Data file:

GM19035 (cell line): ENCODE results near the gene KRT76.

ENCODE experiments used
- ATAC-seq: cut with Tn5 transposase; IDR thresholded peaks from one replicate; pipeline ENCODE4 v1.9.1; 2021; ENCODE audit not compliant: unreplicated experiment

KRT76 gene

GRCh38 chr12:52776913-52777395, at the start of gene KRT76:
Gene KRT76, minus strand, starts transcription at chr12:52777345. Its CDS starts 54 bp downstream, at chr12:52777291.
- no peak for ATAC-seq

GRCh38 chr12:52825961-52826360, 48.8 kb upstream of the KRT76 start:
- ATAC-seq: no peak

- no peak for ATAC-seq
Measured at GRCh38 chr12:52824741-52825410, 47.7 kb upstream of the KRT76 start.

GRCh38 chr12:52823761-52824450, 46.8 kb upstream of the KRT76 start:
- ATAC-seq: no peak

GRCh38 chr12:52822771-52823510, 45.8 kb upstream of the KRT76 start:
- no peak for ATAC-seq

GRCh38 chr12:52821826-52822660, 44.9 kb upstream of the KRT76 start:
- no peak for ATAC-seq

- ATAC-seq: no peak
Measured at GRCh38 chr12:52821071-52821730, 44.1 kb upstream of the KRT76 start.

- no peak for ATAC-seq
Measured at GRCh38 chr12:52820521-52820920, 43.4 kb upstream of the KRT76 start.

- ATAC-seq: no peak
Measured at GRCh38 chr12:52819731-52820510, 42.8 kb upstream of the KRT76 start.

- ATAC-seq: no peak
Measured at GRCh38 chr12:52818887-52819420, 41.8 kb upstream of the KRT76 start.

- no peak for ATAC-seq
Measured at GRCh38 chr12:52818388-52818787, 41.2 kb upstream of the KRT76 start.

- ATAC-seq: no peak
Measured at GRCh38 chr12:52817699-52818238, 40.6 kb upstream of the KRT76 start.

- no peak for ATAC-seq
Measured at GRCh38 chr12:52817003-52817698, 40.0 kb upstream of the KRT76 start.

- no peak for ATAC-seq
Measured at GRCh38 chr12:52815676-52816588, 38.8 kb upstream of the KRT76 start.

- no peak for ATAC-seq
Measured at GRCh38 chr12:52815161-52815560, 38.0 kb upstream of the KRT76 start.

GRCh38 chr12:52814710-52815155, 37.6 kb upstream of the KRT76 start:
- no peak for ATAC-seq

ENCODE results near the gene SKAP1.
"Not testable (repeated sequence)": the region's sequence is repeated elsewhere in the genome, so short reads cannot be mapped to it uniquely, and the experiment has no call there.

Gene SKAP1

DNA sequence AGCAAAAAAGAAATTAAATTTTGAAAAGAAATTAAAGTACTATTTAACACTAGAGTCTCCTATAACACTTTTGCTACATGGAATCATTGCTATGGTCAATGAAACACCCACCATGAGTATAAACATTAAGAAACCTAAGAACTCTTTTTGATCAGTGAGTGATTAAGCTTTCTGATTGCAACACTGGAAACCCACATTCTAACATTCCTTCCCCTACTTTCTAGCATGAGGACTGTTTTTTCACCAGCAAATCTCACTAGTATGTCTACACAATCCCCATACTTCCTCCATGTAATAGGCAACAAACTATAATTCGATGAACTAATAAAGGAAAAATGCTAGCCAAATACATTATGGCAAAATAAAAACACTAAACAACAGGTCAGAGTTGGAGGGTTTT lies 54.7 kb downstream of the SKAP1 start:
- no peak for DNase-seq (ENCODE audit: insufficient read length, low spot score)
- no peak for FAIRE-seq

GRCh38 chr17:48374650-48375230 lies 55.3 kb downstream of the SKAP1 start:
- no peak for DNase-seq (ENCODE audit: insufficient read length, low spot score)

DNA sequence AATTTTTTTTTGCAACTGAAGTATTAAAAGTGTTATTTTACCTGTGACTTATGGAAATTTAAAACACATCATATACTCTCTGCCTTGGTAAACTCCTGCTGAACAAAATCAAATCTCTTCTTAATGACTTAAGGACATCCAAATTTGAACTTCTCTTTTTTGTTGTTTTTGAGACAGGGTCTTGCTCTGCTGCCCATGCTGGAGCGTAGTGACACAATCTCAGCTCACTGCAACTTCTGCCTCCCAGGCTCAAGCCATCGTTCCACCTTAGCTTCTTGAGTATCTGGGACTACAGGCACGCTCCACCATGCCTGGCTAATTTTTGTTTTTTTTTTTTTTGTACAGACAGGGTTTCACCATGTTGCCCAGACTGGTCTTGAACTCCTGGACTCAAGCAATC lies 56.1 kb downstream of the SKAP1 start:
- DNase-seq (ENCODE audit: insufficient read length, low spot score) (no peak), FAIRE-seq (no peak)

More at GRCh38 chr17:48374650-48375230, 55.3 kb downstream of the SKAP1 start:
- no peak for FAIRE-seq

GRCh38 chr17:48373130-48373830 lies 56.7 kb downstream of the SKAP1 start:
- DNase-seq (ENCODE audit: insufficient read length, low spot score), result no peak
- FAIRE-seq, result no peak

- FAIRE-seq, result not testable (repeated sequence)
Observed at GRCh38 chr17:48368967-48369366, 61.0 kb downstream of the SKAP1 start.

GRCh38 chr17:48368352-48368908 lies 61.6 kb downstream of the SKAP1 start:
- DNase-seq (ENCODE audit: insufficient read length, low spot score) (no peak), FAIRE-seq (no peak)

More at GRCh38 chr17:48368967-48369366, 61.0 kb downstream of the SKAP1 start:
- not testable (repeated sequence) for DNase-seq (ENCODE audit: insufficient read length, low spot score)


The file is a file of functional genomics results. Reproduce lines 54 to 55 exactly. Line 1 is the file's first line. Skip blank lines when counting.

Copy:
Observed at GRCh38 chr17:48368967-48369366, 61.0 kb downstream of the SKAP1 start.

GRCh38 chr17:48368352-48368908 lies 61.6 kb downstream of the SKAP1 start: